Many years back to sell newspapers, sensational headlines were conceived to get immediate attention so people would buy the paper. It went like this “Strike! Innovation is on strike! Read all about it” Today innovation is actually on strike! Just take a look at this:
A strike of declining investment, of a lack of confidence, of not sharing in the belief innovation offers a solution to our continued problems of wealth creation, of economic growth, of galvanizing society.
So for many, innovation is actually on strike, we are not investing as we should according to a series of reports and analysis, focusing specifically on the UK economy, sponsored by Nesta. Nesta is the UK’s innovation foundation and they help people and organisations bring great ideas to life. They do this by providing investments and grants and mobilising research, networks and skills. They operate independently but are very central in shaping innovation thinking.
I offer a fairly extensive set of ‘extracts’ below, so read on:
Already a lost decade of innovation has occurred
According to Nesta “The UK economy has experienced a ‘lost decade’ of innovation, with new evidence showing that businesses had a crisis of confidence in the 2000s, prioritising cash and concrete over investment in innovation”.
* Nesta’s latest Innovation Index released back in 2012 showed that investment in innovation by British businesses has fallen (or collapsed) by £24bn since the recession began and has not recovered. This is five times the amount the Government spends each year on science and technology research.
* Recently a further view on innovation was expressed by Nesta in mid-March 2013 on how to use the Government’s purchasing power to boost Britain’s most innovative businesses, arguing there is a continued and urgent concern on how to get Britain’s businesses investing in innovation again.
Some major points summarized here
I cannot provide proper justice to these extensive reports or to all the contributors that make up its worth but let me attempt to pull out of these reports some headlines that seem to me the real underlying issues of why the UK, and many others, are in this period of innovation stagnation.
Nesta produces a highly valued innovation index for the UK, this showed in its third review
- Innovation investment fell by 7% or £7.4bn between 2008 and 2009, as the recession began
- A further fall of 14%, or £17bn, from 2009 to 2011, according to a survey of 1,200 businesses
- After rising steadily from 1990 to 2000, innovation stagnated from 2000-2008 at 12% of private sector output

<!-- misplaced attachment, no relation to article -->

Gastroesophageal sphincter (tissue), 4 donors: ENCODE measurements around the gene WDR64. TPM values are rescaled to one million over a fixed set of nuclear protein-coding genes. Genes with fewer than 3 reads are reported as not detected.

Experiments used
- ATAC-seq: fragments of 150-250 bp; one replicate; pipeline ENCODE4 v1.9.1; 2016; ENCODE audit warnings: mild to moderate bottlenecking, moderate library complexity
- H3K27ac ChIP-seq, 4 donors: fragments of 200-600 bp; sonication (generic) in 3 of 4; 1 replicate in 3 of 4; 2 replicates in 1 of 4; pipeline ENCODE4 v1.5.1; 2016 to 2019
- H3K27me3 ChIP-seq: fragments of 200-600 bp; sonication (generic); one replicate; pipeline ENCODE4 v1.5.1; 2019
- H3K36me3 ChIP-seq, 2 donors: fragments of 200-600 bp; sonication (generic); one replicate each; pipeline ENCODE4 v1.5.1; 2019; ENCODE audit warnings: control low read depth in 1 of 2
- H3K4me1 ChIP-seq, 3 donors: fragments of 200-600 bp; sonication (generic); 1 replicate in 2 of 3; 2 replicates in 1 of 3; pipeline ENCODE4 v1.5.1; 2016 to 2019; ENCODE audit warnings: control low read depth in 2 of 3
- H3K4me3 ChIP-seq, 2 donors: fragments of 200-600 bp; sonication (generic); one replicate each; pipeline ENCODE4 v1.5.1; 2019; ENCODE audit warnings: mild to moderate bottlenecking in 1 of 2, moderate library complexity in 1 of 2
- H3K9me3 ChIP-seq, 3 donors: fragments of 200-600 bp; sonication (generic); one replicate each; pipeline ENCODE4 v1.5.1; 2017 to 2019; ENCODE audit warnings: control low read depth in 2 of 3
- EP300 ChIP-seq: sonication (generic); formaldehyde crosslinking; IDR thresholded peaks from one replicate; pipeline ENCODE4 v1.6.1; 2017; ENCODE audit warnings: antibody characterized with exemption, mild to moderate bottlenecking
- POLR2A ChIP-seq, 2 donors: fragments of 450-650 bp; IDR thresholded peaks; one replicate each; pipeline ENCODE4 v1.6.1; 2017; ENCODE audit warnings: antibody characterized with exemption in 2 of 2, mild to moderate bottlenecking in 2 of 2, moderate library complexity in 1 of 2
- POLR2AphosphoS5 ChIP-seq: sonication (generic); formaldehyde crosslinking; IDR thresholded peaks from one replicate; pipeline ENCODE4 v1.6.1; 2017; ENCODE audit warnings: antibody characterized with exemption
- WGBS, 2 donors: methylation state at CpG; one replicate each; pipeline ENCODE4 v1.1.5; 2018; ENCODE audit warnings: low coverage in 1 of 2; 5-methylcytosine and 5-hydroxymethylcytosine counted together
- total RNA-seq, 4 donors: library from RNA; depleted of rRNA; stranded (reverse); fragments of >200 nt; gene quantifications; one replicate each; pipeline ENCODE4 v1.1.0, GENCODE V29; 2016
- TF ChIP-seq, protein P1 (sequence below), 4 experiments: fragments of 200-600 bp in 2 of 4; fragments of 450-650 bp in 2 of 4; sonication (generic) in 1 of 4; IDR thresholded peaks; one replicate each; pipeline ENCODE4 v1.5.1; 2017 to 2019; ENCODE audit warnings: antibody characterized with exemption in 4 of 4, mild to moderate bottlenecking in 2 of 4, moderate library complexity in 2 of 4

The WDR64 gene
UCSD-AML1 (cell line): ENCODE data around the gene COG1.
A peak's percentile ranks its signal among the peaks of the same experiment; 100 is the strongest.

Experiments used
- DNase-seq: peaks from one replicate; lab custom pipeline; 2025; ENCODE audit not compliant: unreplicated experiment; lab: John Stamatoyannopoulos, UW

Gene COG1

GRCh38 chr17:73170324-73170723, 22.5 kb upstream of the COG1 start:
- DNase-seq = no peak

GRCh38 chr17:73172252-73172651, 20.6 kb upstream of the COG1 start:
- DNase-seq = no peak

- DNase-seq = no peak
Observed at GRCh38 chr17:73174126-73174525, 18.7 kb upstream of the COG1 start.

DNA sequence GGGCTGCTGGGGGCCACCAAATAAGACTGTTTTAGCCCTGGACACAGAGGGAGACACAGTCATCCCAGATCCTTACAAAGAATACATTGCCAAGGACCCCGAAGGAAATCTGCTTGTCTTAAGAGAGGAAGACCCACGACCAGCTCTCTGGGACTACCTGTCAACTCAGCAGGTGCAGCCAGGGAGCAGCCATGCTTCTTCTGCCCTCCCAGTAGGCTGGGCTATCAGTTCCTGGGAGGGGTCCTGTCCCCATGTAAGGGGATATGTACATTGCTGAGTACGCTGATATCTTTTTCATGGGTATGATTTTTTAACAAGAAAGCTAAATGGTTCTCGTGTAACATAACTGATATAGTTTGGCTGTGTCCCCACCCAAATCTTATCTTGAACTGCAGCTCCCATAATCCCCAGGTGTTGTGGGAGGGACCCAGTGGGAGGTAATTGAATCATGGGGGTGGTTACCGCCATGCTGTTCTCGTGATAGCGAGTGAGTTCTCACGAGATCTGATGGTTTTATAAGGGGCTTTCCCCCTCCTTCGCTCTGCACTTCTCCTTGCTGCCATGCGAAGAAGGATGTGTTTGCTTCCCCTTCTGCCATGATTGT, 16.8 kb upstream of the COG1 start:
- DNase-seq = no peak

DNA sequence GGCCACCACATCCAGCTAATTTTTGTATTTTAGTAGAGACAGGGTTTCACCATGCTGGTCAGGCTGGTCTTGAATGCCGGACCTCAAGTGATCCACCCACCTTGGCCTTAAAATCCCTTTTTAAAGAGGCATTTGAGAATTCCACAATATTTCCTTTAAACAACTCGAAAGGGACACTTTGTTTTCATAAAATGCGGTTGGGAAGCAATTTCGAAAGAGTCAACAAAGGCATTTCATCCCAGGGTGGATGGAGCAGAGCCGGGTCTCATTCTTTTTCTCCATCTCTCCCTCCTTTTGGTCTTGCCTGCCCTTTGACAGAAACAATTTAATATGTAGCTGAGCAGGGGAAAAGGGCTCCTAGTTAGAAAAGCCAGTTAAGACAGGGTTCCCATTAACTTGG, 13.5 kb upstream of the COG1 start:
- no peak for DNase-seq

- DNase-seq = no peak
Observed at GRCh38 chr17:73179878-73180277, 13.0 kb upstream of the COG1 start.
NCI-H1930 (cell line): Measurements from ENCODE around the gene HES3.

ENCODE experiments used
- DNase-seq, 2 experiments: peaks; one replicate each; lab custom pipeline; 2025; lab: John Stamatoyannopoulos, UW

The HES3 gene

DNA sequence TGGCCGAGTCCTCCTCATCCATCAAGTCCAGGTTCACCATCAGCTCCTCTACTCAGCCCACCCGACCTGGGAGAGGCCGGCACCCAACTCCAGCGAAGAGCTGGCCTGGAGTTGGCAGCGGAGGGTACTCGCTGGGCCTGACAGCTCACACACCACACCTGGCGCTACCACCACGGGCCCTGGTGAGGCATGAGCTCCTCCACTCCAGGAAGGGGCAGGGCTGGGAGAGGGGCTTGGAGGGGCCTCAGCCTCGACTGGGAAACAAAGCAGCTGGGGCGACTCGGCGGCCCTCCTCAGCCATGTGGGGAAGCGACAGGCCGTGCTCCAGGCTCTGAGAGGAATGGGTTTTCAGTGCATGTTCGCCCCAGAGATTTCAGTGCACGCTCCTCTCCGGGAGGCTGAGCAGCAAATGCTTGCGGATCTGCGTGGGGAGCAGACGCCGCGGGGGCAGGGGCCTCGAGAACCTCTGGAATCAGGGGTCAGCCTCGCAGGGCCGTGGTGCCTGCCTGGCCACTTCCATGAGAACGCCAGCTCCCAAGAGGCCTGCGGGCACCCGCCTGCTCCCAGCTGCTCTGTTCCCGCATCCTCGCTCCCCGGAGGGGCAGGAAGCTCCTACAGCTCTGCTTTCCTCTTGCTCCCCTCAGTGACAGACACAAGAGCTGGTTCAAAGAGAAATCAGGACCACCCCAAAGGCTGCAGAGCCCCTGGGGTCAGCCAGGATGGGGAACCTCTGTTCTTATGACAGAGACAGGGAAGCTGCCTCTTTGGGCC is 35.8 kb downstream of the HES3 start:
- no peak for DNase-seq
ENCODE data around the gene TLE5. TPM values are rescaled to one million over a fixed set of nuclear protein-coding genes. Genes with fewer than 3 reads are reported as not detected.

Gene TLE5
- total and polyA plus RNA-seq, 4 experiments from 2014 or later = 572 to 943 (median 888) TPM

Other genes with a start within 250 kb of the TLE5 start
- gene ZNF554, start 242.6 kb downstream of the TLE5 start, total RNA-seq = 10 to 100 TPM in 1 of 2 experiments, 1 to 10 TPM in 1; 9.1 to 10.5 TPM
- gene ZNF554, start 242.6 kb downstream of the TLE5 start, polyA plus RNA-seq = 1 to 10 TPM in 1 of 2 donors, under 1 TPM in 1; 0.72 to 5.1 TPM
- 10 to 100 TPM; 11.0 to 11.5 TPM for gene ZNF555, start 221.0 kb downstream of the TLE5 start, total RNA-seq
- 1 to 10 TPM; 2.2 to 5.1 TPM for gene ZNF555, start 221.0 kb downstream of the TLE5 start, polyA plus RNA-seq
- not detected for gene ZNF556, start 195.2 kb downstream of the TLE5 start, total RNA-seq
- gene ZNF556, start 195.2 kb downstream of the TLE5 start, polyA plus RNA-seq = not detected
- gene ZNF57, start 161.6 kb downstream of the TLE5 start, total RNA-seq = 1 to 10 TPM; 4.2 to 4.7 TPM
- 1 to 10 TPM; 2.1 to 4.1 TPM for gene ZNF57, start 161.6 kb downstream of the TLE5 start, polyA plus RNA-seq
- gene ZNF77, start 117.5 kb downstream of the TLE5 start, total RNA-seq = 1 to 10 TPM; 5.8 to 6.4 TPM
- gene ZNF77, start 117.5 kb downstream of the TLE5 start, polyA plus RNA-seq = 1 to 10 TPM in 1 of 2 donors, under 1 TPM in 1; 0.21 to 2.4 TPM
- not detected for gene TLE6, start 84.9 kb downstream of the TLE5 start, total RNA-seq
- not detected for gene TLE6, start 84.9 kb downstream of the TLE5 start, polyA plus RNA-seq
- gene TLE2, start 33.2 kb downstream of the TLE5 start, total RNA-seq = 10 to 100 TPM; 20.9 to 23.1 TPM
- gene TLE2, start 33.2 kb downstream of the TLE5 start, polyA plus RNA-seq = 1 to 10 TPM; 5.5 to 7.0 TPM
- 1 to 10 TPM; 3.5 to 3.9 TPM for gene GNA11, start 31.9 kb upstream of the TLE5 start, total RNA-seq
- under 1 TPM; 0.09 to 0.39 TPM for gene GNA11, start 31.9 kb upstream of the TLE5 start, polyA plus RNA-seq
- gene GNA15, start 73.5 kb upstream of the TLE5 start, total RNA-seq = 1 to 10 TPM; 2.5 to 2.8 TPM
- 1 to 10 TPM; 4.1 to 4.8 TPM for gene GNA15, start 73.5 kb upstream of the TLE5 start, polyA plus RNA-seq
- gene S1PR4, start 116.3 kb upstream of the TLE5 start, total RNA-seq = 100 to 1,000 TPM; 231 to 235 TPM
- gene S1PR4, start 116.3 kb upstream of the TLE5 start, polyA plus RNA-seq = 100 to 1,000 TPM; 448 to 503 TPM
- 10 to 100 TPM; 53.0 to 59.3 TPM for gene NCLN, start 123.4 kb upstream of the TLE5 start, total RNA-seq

With a decline of £24bn, since the credit crunch in 2008, it is interesting that even in the period between 2000 to 2007 businesses investment in innovation had levelled off. Investments in fixed assets fell and became increasingly dominated by bricks and mortar at the price of technology. Companies accumulated cash and concrete in the 2000s, far from the age of innovation.
There has been an increasing disconnect between the UK’s financial sector and investment in innovation and technology. The 2008 financial crisis has turned into the longest downturn in modern times.
We are seemingly caught between the two sides of an argument, Plan A for recovery based on austerity or Plan B based on stimulus. We see the continued consequences of the hardening push for austerity in nearly all the Mediterranean Countries, let alone the severity of the austerity part has continued consequences in the UK and the USA . As we debate this two dimension view there are crucial ways everyone is losing ground, especially to the developing world and its significant focus on its innovation activities.
Nesta argue for Plan I to be the ‘missing part’ for the UK to thrive as a productive, dynamic economy.
The report lays out in significant detail the areas of potential focus and why and what they can be achieved to reverse this set of trends on innovation investment and regain economic growth within the UK.
Firstly dealing with the question of innovation
- The ability to turn ideas into useful new products, services and ways of doing things is the wellspring of prosperity for any developed country
- The companies that invest most in innovation tend to grow faster than ones that don’t; and the countries that invest most in innovation do as well
- Nor is it a coincidence that many of the nation’s doing best today in innovation have articulated a clear vision of where they think their future wealth and jobs will come from
- Countries as diverse as Korea and Finland, Israel and Singapore have sustained a mood of optimism and possibility through the crisis, and given business a sense of the future gains that make investment today worthwhile.